Julia Anne, managing director of accommodation network, Look After Me, led the only Hack The Crisis team who pitched an idea to support the tourism industry.
Of the survey findings she says “the biggest surprise for us, was that 41% of people were ‘definitely interested’ in being shown accommodation offerings and packages, based on their hobbies and interests. A further 50% were ‘interested, or probably interested’. That’s a new travel trend that can help re-juvenate and inspire the industry.”
The majority of respondents (89%) felt “very strongly” about spending money with New Zealand owned and operated companies with only 9% having no preference.
No one wanted to book accommodation managed or commissioned by overseas companies like Expedia, Booking.com, AirBnB or Wotif. There were several comments expressing very strong views about leveling the playing field in the tourism industry and perhaps it was time to discourage use of On-Line Travel aggregators to help keep money in the economy.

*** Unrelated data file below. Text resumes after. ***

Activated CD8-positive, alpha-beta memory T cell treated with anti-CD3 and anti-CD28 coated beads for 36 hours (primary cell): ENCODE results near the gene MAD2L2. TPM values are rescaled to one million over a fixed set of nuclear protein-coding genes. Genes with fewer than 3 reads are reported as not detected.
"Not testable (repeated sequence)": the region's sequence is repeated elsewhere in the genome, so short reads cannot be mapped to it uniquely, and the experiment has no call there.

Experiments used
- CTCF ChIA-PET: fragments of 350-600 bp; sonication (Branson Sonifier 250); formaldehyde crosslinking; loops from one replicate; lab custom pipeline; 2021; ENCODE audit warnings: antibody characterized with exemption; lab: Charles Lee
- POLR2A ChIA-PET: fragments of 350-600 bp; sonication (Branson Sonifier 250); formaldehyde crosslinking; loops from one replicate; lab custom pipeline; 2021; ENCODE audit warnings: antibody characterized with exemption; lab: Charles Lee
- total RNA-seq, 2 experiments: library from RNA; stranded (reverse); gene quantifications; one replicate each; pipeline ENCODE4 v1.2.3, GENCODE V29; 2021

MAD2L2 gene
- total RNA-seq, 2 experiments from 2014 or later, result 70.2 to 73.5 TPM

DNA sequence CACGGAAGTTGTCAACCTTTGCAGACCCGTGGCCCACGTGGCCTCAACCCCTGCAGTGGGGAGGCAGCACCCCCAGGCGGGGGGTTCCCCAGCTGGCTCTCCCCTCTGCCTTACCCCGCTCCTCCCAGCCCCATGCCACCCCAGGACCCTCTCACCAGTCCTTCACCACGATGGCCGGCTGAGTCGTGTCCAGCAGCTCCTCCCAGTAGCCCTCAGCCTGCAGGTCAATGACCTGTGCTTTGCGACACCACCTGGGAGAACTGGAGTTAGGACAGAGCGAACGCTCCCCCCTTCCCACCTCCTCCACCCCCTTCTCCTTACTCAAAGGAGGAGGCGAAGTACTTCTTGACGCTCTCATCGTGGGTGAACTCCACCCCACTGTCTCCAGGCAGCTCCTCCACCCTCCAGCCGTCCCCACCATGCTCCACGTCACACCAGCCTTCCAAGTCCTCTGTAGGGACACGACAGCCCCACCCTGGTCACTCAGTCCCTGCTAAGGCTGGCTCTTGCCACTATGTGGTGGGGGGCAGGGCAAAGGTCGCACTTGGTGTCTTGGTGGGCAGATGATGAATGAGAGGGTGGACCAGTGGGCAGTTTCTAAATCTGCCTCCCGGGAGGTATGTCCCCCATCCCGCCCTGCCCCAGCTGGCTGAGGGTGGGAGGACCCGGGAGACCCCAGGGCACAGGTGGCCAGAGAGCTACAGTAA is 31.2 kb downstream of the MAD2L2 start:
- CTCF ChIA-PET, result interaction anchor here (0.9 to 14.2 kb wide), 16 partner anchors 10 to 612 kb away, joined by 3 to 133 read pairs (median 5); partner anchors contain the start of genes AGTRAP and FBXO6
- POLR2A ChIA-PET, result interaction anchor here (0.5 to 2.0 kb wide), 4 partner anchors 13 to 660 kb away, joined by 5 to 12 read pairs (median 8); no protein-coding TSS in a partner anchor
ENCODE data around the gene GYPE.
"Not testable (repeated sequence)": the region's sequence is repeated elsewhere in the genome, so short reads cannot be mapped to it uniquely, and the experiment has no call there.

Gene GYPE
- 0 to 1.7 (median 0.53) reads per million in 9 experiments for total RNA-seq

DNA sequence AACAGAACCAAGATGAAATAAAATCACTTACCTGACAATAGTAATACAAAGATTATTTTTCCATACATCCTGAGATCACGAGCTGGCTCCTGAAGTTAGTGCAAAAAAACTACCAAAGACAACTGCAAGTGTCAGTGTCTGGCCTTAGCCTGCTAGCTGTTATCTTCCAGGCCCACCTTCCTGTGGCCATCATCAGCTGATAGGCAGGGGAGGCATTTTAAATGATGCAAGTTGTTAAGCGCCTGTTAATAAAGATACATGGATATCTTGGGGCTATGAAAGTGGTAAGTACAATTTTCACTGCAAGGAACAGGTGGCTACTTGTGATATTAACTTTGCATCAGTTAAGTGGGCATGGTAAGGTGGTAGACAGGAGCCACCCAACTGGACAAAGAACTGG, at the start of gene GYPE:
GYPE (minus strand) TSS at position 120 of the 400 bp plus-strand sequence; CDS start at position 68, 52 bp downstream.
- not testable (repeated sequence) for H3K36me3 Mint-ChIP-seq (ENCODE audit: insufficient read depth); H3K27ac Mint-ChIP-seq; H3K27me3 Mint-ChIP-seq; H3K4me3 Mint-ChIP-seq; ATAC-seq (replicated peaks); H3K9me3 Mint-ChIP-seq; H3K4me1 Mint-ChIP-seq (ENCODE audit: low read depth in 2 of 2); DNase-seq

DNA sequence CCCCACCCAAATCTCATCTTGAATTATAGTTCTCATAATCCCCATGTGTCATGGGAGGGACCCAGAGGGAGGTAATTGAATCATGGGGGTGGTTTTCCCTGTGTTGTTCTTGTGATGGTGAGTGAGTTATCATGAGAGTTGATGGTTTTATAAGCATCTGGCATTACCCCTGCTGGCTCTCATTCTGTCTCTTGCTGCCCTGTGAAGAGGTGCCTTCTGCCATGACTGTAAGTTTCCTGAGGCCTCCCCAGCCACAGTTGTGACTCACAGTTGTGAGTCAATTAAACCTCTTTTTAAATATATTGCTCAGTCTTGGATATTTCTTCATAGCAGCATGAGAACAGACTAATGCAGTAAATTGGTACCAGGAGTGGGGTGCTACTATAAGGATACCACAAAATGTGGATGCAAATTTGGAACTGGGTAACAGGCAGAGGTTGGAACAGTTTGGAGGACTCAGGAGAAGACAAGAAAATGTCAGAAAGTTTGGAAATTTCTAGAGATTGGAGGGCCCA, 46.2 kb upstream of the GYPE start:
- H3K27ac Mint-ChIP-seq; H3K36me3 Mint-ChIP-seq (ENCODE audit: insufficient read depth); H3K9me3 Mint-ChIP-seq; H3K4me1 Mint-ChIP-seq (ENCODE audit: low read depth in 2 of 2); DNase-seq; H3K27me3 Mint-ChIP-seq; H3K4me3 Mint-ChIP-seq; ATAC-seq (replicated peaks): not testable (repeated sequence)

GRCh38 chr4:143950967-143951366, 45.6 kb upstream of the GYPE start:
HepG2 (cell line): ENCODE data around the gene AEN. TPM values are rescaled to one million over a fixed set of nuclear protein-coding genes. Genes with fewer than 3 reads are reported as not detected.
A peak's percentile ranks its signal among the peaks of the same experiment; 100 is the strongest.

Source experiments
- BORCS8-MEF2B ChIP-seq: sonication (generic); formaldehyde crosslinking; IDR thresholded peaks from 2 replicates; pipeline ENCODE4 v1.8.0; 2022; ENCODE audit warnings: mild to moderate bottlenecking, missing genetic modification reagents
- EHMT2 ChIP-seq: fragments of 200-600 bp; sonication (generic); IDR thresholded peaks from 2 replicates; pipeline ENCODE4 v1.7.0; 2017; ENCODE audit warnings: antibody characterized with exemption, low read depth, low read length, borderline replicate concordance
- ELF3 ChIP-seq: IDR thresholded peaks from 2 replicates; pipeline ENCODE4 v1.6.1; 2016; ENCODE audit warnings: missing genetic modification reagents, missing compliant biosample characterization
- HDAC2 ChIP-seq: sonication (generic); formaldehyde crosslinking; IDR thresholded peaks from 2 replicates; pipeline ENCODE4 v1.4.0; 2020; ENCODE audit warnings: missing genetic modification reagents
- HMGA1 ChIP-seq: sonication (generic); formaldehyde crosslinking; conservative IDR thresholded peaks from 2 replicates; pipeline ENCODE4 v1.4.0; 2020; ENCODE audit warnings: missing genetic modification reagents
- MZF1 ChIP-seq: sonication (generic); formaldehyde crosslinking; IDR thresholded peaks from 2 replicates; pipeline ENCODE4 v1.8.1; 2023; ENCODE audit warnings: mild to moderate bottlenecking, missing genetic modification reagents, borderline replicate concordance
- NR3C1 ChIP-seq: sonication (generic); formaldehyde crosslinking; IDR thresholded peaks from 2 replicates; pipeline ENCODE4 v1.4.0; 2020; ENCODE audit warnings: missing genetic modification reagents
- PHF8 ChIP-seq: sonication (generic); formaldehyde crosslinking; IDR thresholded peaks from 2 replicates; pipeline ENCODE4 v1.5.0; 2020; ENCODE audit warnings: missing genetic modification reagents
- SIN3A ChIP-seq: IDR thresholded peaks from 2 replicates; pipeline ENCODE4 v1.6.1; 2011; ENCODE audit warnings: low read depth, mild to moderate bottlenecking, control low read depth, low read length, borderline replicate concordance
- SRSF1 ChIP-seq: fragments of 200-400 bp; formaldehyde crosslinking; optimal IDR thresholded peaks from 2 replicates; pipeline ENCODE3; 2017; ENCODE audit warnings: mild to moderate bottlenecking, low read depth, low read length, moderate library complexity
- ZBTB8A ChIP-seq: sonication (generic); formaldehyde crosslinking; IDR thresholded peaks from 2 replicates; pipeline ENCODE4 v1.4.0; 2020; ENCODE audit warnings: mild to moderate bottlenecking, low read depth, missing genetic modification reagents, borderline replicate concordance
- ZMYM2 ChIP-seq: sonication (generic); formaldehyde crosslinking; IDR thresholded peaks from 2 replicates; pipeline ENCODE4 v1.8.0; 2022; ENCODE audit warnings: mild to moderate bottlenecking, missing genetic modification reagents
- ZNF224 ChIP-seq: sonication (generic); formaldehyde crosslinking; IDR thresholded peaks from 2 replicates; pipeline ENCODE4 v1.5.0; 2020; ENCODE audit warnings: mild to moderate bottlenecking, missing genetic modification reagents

Surprise booking fees annoyed 27% of people and 16% of people felt overwhelmed by being presented too many choices.
The most popular destination people wanted to visit were Christchurch and Dunedin. Auckland, Wellington and Queenstown were also popular destinations.
In response to customer preferences, team ‘Look After Me’ spent the weekend mocking up a prototype where interest-based travel helped people make decisions about different accommodation options.